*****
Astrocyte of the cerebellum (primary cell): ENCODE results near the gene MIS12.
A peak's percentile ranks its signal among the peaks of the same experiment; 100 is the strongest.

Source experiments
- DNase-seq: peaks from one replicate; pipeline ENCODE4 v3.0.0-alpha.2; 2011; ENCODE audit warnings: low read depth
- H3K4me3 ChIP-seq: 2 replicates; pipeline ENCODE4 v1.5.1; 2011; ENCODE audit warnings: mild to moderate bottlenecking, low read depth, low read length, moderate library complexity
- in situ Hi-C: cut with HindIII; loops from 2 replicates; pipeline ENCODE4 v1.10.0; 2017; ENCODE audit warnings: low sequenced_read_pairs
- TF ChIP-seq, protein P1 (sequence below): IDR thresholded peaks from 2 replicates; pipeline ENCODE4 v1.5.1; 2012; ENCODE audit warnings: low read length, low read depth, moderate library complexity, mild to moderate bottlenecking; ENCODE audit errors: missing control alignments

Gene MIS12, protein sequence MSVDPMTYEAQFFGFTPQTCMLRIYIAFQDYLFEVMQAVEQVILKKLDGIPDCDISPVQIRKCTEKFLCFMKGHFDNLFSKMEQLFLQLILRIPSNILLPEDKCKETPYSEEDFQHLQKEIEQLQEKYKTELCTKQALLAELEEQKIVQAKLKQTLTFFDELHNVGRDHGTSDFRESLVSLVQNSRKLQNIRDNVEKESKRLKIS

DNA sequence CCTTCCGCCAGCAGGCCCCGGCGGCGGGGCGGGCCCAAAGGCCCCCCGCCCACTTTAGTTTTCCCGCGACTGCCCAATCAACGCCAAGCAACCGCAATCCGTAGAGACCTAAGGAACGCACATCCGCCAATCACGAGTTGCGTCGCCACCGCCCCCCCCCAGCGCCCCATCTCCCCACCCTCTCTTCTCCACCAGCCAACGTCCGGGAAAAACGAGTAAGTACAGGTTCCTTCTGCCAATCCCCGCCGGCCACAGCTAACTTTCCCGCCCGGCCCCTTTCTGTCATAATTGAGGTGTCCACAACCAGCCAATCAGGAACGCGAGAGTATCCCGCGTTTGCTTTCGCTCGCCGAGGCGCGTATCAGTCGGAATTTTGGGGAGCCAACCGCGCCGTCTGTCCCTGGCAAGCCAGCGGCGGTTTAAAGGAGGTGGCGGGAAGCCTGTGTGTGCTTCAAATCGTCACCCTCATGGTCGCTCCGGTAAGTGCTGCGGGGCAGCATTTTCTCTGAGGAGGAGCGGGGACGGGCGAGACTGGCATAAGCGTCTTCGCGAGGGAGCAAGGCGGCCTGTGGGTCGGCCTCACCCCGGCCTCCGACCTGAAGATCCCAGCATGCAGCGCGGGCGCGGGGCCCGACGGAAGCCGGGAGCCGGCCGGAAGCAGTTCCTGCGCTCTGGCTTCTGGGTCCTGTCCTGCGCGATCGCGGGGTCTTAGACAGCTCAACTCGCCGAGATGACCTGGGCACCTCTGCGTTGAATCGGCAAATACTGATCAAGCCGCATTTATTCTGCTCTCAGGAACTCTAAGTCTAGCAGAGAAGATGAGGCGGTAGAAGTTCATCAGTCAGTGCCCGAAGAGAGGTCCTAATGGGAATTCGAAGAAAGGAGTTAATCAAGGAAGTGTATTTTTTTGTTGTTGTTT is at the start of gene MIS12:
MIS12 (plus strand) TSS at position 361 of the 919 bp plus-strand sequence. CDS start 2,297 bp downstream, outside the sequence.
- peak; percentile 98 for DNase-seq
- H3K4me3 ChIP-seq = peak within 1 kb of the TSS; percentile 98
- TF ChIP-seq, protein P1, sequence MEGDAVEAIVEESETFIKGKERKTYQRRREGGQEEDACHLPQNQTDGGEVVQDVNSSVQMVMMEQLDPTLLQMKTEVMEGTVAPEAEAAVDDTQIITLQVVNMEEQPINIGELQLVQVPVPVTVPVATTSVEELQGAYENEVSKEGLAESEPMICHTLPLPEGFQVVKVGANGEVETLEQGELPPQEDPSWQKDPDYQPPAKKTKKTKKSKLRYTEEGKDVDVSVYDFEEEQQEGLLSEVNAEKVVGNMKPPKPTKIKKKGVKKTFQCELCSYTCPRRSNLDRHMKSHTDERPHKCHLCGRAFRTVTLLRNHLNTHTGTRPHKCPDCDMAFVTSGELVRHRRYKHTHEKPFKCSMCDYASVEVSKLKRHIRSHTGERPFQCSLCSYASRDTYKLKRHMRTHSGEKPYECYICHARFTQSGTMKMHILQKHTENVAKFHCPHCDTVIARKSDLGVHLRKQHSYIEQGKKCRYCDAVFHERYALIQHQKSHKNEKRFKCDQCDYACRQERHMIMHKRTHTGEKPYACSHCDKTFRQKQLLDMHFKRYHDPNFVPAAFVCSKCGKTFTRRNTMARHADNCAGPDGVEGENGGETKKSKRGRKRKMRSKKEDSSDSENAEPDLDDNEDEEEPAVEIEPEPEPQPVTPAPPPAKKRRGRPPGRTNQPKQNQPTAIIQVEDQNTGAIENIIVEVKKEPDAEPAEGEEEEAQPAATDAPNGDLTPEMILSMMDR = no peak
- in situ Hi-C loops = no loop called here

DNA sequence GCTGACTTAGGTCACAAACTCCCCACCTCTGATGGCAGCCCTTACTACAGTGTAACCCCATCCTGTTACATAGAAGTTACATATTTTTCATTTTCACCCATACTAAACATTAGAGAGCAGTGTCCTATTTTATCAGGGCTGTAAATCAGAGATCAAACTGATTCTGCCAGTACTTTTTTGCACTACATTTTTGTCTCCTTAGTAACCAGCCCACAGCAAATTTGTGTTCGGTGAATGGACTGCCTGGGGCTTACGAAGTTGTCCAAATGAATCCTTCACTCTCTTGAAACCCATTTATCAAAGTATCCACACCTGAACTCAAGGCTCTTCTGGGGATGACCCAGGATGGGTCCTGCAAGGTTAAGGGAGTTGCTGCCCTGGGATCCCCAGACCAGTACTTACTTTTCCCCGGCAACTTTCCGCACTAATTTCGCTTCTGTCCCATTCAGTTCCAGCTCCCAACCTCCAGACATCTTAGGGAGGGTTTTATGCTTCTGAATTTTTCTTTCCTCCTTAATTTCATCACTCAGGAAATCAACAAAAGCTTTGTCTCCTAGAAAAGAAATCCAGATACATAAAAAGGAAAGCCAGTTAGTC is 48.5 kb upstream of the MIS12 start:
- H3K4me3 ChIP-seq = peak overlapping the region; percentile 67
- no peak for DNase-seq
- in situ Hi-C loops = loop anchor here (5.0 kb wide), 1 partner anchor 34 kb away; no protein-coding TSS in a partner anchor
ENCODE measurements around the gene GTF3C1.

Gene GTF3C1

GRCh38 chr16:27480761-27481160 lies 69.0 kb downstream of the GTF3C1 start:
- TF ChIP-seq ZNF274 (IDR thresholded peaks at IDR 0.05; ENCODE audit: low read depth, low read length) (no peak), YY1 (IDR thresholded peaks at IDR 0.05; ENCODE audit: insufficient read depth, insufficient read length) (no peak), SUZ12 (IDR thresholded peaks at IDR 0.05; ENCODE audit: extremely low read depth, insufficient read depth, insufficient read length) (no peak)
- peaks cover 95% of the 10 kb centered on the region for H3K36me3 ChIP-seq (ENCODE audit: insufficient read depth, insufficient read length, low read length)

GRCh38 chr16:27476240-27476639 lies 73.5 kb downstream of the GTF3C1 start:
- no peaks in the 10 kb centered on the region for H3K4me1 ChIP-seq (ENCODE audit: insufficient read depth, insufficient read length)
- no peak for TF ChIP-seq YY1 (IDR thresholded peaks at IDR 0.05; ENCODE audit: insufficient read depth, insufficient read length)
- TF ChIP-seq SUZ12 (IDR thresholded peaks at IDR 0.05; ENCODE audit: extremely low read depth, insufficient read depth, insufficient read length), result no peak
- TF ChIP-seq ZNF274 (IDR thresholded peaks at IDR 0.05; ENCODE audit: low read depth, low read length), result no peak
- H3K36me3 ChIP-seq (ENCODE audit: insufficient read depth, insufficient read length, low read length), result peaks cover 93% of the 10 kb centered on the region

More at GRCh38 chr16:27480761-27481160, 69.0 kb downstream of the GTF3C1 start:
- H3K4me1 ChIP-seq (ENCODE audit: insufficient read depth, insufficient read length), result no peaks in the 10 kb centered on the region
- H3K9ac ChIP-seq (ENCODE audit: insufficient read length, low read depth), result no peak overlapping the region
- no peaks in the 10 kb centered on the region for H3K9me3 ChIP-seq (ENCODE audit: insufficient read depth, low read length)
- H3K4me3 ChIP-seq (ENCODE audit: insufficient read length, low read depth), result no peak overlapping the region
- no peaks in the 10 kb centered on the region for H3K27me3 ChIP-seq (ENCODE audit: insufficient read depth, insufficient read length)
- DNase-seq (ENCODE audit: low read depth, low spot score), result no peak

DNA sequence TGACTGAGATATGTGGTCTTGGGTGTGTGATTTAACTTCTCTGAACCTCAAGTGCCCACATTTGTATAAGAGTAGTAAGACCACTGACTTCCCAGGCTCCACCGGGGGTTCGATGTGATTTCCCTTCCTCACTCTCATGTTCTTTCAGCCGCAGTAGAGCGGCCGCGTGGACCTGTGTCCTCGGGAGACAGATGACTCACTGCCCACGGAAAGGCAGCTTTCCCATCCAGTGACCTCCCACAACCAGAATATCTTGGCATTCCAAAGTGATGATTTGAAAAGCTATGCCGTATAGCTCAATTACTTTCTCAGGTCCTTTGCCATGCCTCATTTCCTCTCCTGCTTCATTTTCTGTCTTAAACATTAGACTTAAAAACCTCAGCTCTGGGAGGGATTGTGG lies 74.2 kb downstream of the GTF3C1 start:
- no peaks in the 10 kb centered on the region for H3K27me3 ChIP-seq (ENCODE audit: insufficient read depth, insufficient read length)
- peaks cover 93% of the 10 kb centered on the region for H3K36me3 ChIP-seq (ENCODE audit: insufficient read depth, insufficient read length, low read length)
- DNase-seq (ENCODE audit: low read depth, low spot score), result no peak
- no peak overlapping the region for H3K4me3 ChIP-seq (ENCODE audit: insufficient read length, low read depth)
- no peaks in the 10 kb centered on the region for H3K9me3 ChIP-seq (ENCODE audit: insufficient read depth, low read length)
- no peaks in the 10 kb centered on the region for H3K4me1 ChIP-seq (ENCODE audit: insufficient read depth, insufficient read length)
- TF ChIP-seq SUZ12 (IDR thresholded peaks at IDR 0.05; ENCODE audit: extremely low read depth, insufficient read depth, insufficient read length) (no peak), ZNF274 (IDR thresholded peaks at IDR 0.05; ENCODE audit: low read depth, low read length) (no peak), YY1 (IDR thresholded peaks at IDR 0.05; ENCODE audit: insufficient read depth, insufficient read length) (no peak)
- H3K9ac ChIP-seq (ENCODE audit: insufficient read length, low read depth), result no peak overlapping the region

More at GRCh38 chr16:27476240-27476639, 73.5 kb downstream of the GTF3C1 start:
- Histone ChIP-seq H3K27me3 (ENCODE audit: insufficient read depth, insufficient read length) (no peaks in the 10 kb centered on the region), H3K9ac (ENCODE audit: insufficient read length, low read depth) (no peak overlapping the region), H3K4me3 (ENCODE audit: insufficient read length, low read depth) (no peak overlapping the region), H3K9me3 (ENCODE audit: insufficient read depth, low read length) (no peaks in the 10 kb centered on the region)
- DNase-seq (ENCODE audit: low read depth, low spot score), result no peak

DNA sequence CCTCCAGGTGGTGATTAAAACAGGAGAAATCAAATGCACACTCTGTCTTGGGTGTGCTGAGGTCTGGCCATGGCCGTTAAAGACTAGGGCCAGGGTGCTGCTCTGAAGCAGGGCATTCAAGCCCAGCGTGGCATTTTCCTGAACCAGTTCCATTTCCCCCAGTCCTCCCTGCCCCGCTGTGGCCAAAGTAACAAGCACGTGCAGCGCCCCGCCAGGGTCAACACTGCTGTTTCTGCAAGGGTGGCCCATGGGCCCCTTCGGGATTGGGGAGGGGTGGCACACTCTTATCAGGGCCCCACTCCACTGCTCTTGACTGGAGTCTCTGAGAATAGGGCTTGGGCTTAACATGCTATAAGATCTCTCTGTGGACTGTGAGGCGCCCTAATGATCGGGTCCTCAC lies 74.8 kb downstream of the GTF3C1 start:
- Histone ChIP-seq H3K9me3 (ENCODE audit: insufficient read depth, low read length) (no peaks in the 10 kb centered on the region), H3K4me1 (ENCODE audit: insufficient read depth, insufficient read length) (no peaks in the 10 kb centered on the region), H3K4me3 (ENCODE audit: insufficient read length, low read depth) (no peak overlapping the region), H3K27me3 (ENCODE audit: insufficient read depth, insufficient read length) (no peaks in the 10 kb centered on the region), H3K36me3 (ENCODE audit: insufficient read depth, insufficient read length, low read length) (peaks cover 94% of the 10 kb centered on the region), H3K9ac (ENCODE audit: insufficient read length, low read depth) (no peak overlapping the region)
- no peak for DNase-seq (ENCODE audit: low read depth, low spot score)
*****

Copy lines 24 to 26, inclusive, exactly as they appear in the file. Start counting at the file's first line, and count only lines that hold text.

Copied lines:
GRCh38 chr16:27476240-27476639 lies 73.5 kb downstream of the GTF3C1 start:
- no peaks in the 10 kb centered on the region for H3K4me1 ChIP-seq (ENCODE audit: insufficient read depth, insufficient read length)
- no peak for TF ChIP-seq YY1 (IDR thresholded peaks at IDR 0.05; ENCODE audit: insufficient read depth, insufficient read length)